Morecambe Bay: 'listen out for the Redshank'

Morecambe Bay: 'listen out for the Redshank'


Posted 16th May


The Morecambe Bay Partnership has announced its new 'Bird of the Month' - and to make it easier for residents and visitors to spot, they've chosen one of only two wading birds that have red legs

While some can be seen all year round, the redshank (the bird in question) will typically arrive on the shores of the Bay from Iceland prior to winter. There are around 25,000 breeding pairs that are resident in the UK all year round, while 130,000 redshank which will over-winter.

Preferring to nest on the ground on saltmarsh, the redshank is blissfully unaware that this will leave it hard to spot for anyone strolling by or taking the dog for a walk.

This is something that can become truly disastrous during breeding season. The mother redshank will be easily scared, abandoning the nest in fright, only to then see a gull swoop down to snatch her eggs or young chicks. Another painful moment sees the mother redshank away from the nest for long enough that the eggs are not kept warm enough to be incubated.

With that all said and done, you may wonder how you can spot the bird - the redshank is notoriously noisy, and when feeding in a flock, it will often be the first to raise the alarm.

The species has several different calls, with some sounding like little squeaks, and others being the alarm call which is a long ‘tyuuuu’. You can hear a recording of the bird's call to help you identify it here: https://www.british-birdsongs.uk/redshank/

The red legs are the best way to identify the redshank, while the only other wader with red or orange-red legs is the spotted redshank. However, there are other features that make it easy to identify. The 28-cm long bird has a medium-length, dark bill, with an orange base, a brown speckled back and wings which will turn grey in summer, accompanied with a pale underwing. The paler, speckled belly also acts as a giveaway to its identity. When flying, it has a white triangular wedge up its back, along with a wide white triangle on its rear.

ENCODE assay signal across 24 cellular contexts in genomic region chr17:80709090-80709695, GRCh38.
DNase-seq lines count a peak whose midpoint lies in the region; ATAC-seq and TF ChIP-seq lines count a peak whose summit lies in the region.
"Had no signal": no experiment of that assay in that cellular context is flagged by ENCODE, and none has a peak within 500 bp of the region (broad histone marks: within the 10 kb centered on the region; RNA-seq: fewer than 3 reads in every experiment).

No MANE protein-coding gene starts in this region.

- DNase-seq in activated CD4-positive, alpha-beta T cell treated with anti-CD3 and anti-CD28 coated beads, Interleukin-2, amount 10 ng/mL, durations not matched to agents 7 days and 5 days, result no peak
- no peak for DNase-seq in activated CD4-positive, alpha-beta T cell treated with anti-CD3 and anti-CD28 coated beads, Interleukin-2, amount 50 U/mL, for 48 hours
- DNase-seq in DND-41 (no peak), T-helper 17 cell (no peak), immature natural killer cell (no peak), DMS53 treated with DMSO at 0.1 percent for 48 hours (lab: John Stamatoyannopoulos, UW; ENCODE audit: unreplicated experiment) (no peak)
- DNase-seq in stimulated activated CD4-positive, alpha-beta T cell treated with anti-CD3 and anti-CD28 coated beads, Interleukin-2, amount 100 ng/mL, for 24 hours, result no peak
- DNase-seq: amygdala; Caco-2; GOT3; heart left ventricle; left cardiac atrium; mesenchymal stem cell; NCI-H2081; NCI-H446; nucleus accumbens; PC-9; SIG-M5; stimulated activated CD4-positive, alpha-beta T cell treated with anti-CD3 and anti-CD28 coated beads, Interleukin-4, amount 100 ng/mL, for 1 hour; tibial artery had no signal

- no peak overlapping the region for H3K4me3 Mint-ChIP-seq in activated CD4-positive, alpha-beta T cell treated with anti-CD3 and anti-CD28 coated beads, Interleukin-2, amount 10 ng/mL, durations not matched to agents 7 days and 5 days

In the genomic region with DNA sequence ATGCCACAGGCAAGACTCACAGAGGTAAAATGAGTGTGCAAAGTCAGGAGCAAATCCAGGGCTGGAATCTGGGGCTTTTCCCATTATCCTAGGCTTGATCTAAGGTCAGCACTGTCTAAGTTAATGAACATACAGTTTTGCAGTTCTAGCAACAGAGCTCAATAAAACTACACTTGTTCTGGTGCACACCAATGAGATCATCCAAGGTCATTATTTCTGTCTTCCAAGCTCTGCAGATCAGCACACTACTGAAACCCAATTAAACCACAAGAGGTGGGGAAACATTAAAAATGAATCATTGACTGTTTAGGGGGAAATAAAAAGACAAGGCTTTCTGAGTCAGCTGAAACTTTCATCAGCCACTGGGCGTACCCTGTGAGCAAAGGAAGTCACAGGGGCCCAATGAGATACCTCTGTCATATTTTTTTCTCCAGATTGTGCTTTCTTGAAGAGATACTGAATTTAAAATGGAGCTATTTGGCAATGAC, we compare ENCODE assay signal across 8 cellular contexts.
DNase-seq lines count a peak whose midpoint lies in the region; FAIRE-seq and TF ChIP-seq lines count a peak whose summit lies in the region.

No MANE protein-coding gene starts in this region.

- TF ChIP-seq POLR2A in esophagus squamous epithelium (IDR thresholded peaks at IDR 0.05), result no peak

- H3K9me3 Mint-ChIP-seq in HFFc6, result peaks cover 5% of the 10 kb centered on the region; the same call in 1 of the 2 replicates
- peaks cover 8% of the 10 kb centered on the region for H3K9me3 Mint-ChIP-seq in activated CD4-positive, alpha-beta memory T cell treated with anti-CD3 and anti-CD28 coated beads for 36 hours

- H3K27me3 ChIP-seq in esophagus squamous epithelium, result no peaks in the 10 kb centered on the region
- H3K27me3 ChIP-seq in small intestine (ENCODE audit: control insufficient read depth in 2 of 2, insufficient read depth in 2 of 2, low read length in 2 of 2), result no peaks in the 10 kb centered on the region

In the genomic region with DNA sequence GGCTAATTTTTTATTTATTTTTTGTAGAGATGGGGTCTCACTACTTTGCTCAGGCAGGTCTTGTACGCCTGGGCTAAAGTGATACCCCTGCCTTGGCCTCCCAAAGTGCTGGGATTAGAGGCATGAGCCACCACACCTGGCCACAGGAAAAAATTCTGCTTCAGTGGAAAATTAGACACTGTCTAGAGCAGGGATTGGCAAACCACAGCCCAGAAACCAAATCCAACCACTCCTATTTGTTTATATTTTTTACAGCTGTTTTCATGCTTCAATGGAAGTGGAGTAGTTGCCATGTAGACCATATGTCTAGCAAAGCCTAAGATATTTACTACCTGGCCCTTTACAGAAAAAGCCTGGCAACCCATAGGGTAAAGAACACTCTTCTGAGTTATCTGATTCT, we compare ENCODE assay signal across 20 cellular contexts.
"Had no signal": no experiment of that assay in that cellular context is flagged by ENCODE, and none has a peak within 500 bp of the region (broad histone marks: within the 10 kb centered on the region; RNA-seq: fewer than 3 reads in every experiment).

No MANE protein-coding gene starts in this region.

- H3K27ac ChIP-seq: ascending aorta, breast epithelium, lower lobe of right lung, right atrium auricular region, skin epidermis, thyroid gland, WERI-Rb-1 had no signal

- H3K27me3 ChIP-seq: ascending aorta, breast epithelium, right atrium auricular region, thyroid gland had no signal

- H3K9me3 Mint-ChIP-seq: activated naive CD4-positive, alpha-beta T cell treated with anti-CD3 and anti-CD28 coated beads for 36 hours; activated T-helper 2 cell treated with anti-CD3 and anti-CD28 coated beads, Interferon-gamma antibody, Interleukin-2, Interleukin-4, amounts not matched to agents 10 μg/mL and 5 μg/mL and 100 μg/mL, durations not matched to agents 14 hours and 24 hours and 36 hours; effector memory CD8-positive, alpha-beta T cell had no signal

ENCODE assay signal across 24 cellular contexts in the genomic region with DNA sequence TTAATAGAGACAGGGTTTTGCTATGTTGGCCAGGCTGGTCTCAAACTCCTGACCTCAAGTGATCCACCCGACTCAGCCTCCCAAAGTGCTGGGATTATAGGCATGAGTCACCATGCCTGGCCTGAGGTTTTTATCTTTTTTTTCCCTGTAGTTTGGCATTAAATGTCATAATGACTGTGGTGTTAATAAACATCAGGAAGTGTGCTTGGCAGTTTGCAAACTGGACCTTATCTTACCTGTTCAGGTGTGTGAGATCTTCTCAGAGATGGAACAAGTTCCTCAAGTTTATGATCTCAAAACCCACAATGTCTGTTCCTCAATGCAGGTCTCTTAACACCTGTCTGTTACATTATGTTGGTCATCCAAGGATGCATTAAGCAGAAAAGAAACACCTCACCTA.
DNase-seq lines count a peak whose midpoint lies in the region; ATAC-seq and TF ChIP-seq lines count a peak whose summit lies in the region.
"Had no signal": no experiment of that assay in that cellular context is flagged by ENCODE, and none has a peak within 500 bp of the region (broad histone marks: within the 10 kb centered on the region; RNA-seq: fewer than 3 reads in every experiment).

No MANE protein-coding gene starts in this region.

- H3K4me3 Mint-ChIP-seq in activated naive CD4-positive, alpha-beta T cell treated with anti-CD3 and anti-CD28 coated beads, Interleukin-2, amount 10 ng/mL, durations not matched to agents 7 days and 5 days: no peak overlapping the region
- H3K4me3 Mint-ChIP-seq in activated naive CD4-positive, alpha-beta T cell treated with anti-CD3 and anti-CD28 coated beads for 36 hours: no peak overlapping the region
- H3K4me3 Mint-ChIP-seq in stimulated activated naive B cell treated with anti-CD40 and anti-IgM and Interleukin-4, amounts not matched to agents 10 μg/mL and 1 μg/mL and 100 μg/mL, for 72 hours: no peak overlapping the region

The species is naturally drawn to Morecambe bay for food, as it can enjoy a feast of its favourite delights - this includes molluscs, crustaceans, earthworms and insects. It will seek out its meals by probing the sand and mud with its beak.

Annabelle Kennedy, Morecambe Bay Partnership's Waders and Wildfowl Project Manager, said: "Because the food of Morecambe Bay is so irresistible for the redshank, local residents and visitors can really be instrumental in helping to safeguard this wader."

"All of our breeding waders are in danger and in dire need of protection, so our bird of the month initiative not only allows people to learn more and appreciate all the little quirks of a bird, but also understand how important it is to protect them."

"To accomplish both these things, we are highlighting that the redshank is a great bird to head out to spot, because of its distinctive red legs and its bolder behaviour when on the mudflats either side of high tide, when it needs to fill up on food to provide energy and warmth." 

"We are then encouraging people to take pictures from a respectful distance, given that our birds need sufficient rest and food even when not breeding, before sharing these with us with the hashtag #birdsofthebay. In this way, everyone can learn how to identify them and become much more passionate about looking after them."

Photo courtesy of Ken Smith





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